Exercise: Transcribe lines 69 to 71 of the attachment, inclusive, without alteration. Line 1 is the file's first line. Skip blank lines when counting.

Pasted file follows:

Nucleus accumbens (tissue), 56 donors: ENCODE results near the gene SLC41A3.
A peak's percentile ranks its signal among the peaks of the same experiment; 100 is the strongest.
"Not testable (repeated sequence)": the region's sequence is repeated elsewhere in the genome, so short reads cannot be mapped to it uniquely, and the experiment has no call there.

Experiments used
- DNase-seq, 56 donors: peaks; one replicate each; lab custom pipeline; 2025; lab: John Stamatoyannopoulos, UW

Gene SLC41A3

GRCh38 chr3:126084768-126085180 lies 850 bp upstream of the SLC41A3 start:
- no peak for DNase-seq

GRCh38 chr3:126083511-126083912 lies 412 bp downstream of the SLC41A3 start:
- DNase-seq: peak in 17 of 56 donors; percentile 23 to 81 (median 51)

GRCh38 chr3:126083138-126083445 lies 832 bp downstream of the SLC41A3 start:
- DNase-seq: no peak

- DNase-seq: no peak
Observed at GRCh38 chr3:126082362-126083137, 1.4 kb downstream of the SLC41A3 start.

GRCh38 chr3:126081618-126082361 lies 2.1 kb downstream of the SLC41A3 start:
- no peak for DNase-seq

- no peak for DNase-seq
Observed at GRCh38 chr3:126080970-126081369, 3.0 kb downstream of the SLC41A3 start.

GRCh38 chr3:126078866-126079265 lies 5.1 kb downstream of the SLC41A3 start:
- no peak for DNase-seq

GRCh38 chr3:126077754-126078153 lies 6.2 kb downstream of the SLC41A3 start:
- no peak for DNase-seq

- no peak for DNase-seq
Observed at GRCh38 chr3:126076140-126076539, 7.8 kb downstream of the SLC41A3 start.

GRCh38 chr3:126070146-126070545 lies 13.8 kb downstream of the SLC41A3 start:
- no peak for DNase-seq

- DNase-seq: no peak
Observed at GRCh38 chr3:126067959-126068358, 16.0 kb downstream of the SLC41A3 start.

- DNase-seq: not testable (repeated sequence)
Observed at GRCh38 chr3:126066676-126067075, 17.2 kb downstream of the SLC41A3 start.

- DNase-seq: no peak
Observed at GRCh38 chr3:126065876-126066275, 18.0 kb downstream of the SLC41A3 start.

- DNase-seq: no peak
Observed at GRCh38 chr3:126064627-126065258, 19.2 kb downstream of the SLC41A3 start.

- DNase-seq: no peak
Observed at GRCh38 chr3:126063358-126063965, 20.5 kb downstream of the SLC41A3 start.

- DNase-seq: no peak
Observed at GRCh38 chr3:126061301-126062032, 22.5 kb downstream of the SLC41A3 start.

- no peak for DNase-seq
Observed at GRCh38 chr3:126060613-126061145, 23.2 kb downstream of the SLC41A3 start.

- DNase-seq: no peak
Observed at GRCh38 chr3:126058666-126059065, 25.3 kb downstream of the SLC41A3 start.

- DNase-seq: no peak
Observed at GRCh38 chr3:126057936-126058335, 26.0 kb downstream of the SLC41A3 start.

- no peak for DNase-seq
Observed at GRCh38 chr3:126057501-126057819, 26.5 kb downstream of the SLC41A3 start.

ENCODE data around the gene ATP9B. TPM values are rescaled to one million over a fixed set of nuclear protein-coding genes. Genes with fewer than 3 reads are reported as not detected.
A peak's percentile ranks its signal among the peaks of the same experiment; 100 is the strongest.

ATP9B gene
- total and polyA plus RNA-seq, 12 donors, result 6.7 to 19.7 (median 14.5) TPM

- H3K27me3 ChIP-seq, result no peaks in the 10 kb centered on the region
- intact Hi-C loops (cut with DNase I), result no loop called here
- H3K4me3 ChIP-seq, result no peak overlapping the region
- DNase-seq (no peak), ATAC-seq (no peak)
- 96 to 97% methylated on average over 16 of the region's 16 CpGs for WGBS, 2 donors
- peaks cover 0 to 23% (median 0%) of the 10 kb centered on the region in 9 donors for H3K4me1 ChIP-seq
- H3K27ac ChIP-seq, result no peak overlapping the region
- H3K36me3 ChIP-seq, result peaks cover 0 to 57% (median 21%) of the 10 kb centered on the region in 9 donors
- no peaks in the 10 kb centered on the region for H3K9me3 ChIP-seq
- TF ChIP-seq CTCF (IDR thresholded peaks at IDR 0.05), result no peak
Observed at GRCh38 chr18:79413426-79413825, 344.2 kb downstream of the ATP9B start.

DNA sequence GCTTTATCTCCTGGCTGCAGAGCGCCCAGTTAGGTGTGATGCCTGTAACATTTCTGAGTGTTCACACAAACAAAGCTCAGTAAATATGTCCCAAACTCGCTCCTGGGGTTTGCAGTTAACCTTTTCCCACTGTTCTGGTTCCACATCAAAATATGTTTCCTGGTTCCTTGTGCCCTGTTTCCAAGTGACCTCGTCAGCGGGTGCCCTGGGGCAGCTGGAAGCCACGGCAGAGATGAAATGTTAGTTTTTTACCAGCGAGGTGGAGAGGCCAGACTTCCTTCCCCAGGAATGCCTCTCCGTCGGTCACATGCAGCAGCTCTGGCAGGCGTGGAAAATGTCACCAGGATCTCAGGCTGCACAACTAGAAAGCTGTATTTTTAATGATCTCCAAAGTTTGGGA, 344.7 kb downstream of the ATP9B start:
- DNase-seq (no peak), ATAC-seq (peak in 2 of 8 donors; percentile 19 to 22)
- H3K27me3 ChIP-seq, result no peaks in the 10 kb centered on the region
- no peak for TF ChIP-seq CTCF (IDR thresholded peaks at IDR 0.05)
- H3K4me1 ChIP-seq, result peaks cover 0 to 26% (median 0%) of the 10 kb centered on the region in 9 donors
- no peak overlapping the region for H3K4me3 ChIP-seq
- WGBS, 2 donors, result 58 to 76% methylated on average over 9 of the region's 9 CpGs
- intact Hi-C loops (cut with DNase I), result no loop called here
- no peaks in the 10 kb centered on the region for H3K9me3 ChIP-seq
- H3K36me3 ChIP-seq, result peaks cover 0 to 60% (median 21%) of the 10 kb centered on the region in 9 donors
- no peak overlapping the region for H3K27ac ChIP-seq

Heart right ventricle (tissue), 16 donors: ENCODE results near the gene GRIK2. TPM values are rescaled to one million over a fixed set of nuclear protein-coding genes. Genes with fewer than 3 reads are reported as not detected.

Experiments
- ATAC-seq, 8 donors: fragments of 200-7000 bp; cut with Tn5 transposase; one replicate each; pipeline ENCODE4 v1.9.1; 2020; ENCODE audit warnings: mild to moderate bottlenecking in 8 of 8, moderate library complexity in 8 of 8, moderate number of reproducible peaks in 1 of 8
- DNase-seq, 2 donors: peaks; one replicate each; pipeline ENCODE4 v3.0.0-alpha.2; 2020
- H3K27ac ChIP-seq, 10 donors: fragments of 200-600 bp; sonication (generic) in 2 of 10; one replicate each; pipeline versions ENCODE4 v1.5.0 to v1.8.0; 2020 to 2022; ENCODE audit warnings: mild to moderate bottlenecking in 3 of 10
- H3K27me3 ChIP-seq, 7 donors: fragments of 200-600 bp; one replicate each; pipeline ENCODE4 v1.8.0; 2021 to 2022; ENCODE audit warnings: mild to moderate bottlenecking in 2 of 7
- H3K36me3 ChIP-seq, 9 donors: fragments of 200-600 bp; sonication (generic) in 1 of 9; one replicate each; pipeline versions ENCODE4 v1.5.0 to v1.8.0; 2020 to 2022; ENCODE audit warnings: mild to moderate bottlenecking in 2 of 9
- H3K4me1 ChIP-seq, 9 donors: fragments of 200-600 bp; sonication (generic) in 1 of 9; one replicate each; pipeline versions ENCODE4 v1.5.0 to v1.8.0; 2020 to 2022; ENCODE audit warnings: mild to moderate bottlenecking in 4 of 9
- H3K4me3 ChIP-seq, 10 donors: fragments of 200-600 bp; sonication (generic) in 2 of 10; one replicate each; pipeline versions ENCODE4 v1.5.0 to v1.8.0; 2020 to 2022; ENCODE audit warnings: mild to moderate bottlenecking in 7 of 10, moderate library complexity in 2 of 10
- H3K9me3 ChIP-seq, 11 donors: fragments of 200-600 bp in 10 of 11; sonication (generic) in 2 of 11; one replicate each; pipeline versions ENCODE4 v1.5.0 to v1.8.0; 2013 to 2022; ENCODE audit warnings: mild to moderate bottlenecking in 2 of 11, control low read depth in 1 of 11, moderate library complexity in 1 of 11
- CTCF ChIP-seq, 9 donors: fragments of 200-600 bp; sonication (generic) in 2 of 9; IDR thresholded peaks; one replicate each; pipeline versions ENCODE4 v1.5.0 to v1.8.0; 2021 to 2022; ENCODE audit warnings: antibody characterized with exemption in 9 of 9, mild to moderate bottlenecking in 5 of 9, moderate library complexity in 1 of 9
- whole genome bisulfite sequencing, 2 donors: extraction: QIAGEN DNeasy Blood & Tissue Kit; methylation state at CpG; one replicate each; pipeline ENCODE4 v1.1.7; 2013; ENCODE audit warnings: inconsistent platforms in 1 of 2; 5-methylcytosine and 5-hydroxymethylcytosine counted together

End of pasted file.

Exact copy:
- intact Hi-C loops (cut with DNase I), result no loop called here
- no peaks in the 10 kb centered on the region for H3K9me3 ChIP-seq
- H3K36me3 ChIP-seq, result peaks cover 0 to 60% (median 21%) of the 10 kb centered on the region in 9 donors